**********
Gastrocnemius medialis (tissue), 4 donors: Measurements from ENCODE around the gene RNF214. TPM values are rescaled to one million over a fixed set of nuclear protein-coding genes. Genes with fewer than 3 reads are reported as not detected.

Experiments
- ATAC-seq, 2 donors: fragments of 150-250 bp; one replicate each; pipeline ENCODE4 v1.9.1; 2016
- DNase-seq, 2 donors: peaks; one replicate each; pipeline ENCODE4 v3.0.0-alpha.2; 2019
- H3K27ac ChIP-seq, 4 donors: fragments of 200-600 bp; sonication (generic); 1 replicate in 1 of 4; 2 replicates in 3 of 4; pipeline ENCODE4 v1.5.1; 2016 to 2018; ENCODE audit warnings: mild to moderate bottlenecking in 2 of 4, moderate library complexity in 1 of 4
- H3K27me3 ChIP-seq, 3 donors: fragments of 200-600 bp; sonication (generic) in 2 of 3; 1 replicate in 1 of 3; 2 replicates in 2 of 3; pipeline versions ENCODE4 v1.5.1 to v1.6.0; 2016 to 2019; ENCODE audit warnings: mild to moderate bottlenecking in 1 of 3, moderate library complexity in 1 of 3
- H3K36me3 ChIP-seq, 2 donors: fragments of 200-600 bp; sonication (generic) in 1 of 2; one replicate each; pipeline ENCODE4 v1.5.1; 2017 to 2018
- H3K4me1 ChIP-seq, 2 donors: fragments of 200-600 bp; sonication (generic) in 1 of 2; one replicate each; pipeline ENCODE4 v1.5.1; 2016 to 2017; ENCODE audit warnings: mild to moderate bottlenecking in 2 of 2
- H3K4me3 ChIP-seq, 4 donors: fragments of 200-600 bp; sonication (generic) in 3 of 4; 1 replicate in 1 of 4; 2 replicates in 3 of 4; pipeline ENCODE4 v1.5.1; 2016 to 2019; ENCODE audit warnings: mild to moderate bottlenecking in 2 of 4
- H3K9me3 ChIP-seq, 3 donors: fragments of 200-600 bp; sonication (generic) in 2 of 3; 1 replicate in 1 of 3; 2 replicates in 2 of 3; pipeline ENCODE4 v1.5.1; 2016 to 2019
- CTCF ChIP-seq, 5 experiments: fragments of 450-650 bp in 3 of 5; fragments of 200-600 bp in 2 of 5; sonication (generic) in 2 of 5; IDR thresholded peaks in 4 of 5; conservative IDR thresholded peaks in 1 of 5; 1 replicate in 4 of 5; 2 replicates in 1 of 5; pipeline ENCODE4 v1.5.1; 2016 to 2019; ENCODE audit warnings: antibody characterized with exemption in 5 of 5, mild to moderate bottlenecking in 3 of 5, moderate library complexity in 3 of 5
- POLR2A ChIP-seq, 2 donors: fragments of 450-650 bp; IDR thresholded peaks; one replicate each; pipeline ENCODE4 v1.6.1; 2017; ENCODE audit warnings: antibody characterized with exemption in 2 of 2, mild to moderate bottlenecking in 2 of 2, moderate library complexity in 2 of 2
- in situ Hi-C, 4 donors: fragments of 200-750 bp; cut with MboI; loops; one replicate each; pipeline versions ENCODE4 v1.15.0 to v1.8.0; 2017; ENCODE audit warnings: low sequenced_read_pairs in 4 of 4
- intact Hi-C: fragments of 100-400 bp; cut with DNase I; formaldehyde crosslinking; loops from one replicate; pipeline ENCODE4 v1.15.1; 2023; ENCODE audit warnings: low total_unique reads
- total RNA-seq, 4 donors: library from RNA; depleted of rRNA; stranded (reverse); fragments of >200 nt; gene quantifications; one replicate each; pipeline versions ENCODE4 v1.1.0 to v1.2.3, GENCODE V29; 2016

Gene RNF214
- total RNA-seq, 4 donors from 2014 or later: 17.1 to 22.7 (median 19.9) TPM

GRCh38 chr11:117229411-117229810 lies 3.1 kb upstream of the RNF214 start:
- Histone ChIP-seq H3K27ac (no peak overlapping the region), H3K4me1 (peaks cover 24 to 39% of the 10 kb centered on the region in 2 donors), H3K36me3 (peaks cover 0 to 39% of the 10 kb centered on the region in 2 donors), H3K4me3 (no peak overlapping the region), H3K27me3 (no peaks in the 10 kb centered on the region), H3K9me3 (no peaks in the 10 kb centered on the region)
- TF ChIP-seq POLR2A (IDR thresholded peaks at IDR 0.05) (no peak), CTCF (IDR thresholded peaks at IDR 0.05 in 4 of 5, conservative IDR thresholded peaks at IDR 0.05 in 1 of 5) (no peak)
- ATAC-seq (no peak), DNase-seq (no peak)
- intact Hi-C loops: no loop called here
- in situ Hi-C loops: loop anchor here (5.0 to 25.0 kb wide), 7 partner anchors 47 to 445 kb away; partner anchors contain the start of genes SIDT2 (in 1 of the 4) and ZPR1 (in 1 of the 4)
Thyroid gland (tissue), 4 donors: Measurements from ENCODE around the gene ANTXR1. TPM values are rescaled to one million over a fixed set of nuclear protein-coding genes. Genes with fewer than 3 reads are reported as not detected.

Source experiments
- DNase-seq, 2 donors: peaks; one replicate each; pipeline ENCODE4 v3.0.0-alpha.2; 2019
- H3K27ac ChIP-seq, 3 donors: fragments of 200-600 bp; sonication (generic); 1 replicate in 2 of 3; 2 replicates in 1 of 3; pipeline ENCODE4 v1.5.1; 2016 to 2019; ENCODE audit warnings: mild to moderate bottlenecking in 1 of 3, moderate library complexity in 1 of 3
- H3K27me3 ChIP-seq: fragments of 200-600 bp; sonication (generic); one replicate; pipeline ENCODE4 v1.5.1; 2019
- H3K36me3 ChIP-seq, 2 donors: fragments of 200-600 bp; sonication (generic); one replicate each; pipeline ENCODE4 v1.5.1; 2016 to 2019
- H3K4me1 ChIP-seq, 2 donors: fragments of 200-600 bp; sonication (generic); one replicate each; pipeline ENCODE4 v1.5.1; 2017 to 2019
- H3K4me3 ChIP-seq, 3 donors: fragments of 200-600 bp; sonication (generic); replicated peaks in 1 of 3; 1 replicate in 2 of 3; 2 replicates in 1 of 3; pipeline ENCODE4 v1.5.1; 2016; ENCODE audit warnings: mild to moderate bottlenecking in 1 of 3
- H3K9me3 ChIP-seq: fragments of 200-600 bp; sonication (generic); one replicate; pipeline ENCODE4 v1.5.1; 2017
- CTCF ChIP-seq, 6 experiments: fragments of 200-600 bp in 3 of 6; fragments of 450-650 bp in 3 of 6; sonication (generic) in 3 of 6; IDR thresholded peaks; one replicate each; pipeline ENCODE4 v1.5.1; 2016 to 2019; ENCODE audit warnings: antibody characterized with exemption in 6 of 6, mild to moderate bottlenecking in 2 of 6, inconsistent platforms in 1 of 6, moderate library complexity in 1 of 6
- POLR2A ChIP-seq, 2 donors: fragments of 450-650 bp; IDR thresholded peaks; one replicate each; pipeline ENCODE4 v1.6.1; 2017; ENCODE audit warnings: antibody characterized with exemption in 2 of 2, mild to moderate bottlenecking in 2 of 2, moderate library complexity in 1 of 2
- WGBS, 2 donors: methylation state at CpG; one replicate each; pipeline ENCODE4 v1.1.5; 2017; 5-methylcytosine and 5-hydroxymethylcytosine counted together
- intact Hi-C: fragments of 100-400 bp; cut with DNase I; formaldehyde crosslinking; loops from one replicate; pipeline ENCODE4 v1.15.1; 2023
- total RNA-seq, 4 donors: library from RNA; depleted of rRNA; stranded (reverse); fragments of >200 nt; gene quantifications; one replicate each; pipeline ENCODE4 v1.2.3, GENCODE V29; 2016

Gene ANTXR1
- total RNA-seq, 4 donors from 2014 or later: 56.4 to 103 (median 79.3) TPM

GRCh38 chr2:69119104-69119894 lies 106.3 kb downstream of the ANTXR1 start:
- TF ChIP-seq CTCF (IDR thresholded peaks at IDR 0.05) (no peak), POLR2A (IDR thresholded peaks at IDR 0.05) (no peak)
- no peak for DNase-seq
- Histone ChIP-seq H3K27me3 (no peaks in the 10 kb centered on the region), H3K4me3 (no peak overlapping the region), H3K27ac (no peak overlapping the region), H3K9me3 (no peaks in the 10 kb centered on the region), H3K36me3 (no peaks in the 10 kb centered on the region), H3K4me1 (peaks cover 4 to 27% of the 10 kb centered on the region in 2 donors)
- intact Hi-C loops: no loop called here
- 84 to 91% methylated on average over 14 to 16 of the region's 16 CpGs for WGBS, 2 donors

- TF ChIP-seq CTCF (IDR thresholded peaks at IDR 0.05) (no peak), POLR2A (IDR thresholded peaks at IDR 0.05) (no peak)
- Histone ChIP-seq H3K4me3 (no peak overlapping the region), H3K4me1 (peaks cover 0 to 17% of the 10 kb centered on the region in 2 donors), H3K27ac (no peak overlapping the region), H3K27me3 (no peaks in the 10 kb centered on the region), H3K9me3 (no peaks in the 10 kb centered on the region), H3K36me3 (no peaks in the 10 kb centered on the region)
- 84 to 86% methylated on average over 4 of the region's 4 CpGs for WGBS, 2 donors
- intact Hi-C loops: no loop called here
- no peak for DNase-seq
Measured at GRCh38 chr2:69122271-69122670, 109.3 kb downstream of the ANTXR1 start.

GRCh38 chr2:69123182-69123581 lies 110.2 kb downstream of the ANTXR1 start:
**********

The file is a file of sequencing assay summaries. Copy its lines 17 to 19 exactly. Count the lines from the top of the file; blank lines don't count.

- total RNA-seq, 4 donors from 2014 or later: 17.1 to 22.7 (median 19.9) TPM

GRCh38 chr11:117229411-117229810 lies 3.1 kb upstream of the RNF214 start:
- Histone ChIP-seq H3K27ac (no peak overlapping the region), H3K4me1 (peaks cover 24 to 39% of the 10 kb centered on the region in 2 donors), H3K36me3 (peaks cover 0 to 39% of the 10 kb centered on the region in 2 donors), H3K4me3 (no peak overlapping the region), H3K27me3 (no peaks in the 10 kb centered on the region), H3K9me3 (no peaks in the 10 kb centered on the region)